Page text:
FIG. 3 is a top plan view of a portion of a liquid shock attenuating apparatus of this invention, illustrating a pair of opposed and overlapping flap members installed over each aperture in the top wall of the body of the apparatus;

FIG. 4 is a top plan view of a typical roadway guardrail support installation for a liquid shock attenuating apparatus; and

FIG. 5 is a side elevation view of a typical roadway guardrail support mounting arrangement for a liquid shock attenuating apparatus.

DETAILED DESCRIPTION OF A PREFERRED EMBODIMENT

FIG. 1 is a perspective view of a liquid shock attenuating apparatus 10 as installed on a roadway guardrail 12 and including a plurality of apertures 14 in the top wall 16 thereof, but without incorporation of the automatic closure device of this invention. Prior art shock attenuating apparatus, such as disclosed in Olson U.S. Pat. No. 3,572,465 described supra, provided resiliently deformable plugs to close the apertures.

FIG. 2 is a perspective view of the liquid shock attenuating apparatus of FIG. 1 incorporating the automatic closure device 20 of this invention, consisting of a plurality of deformable flap members 22 adjacent to and covering the plurality of apertures 14 in the top wall 16 of the body of the apparatus. The action of these closures (flap members 22) is somewhat analogous to the deformable plugs of the prior art, but superior in that they are automatically returned to a position adjacent to and covering the apertures after impact by their elastic tendency.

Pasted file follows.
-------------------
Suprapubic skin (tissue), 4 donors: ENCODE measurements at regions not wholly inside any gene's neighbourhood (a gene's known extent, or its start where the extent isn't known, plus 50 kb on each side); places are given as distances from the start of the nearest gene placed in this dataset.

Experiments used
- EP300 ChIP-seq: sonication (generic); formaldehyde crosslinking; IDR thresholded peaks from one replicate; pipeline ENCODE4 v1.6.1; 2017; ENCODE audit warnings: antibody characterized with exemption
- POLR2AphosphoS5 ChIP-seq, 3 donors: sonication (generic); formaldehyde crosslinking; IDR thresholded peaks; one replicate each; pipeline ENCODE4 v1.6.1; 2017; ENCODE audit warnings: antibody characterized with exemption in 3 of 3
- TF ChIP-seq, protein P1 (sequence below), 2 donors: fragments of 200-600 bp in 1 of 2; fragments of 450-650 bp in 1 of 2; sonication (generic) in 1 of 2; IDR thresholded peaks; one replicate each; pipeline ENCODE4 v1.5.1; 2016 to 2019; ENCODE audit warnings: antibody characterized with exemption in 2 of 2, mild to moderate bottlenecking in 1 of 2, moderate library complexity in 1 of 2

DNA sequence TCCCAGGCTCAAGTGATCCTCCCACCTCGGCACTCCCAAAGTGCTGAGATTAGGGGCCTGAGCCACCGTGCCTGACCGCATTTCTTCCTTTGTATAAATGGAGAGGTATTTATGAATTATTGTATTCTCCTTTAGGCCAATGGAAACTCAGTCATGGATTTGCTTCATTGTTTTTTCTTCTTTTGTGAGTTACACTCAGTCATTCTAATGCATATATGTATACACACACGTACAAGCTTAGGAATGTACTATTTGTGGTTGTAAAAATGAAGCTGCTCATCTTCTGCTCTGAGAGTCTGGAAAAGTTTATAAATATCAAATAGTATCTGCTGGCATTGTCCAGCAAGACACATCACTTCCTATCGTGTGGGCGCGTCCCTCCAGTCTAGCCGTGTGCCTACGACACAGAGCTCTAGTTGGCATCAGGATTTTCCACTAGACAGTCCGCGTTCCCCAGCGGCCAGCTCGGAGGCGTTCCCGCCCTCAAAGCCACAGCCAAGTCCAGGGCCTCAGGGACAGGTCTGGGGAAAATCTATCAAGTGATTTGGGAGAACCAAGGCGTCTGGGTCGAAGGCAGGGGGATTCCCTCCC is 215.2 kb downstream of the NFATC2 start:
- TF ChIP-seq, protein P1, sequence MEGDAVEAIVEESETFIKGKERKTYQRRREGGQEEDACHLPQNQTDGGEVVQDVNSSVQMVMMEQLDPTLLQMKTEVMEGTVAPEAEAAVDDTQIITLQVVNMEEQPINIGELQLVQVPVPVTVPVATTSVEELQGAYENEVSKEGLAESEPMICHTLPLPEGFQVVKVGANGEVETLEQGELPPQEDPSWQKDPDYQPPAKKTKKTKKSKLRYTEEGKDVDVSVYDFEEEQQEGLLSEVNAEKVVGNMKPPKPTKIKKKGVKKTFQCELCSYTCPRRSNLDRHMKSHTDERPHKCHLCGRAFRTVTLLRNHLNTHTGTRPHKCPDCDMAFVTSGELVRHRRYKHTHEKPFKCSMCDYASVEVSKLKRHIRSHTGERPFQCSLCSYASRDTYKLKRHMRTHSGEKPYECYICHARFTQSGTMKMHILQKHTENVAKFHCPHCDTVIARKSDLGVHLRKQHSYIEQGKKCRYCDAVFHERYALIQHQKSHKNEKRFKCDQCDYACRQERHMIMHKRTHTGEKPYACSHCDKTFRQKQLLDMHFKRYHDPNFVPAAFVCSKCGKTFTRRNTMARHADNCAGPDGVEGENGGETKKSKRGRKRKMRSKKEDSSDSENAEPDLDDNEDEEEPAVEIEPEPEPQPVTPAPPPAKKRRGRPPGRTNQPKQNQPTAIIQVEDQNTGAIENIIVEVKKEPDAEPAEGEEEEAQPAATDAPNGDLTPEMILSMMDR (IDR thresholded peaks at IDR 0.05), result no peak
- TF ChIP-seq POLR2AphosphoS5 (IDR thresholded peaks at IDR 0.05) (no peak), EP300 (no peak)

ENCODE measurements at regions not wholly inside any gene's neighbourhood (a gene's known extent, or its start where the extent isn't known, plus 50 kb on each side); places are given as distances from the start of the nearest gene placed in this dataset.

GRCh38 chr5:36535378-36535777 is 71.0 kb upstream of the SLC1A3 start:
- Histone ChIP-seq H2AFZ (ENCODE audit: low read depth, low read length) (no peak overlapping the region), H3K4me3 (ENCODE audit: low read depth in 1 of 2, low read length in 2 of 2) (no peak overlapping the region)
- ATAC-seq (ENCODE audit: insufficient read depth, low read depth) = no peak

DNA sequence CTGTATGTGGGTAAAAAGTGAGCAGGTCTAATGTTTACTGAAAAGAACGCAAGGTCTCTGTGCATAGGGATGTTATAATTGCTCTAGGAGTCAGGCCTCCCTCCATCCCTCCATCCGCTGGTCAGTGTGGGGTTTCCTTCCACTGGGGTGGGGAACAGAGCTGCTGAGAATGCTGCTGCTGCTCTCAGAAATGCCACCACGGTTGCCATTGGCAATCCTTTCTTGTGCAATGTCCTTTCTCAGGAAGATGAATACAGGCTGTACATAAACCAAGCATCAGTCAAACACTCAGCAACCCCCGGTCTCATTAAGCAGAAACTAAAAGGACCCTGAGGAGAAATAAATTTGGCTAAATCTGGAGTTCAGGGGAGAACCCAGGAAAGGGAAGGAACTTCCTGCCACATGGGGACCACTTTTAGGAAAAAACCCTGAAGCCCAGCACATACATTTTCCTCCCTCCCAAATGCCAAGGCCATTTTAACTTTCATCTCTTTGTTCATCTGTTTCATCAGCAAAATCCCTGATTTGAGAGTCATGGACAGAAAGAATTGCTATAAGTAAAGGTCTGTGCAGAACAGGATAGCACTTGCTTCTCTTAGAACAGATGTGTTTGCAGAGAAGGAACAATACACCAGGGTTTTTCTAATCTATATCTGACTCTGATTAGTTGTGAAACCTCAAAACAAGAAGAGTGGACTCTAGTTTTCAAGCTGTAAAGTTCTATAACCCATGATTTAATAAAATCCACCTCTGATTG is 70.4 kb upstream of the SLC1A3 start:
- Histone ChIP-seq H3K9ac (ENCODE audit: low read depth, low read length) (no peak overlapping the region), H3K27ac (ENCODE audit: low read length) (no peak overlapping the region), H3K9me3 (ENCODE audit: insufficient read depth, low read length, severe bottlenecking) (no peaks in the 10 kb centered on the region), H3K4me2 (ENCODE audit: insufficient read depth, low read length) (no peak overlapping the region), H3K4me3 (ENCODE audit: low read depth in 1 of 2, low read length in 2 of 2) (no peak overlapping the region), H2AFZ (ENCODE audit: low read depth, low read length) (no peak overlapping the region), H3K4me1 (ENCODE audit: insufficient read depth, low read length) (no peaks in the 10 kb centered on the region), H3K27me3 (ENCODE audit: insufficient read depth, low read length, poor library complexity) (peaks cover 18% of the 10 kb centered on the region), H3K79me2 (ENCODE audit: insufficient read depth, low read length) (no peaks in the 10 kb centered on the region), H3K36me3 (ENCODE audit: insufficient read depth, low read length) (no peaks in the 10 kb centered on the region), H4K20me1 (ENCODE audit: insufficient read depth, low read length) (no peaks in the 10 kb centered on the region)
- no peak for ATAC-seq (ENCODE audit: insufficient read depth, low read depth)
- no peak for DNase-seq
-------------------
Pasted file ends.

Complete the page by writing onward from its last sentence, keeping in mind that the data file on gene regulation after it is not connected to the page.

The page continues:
Flap members 22 are preferably made of a polyurethane elastomer material such as Vibrathane castable urethane prepolymer of approximately 80 shore durometer. Other materials of varying characteristics may of course be used for different applications.

FIG. 3 is a top plan view of a portion of a liquid shock attenuating apparatus of this invention, illustrating a pair of opposed and overlapping flap members 22a, 22b installed over each aperture 14 in the top wall 16 of the body of the apparatus. Each of these flaps 22a, 22b may be scored along their base 24a, 24b respectively, to enhance deformation and displacement of the flap. For certain applications, these flaps may be recessed into the top wall 16, yielding an aesthetically pleasing "flush" appearance. This would be appropriate for use as an automobile bumper, where smooth exterior lines are desirable.

Accordingly, the invention provides an impact attenuating device for disposition in association with a first object (such as a bumper or guardrail) over an area thereof which may collide with a second object of substantial mass in a direction of impact. The device comprises an elongated, hollow one-piece resilient body having a substantially flat rear wall, a top wall and front, side and bottom walls defining an elongated cavity. The cavity is filled with water, and the rear wall is preferably being reinforced by an elongated, rigid member to be secured to the first object. The top wall of the body has portions extending parallel to the direction of impact and defining a plurality of upwardly directed apertures. A plurality of resiliently deformable flap members are disposed adjacent to and covering the apertures, and are adapted for deformation vertically from the respective apertures. Upon impact of the second object against the front wall of the body at a speed in excess of several miles per hour and in the impact direction, transverse to the direction of flap member deformation, pressure increases in the body until a number of the flap members are deformed and displaced from their respective apertures, the number depending upon the severity of the impact. Water is ejected through the apertures from which the respective flap members have been displaced as pressure of the water in the body decreases, followed by at least another pressure increase during which relative speed between the two objects decreases materially.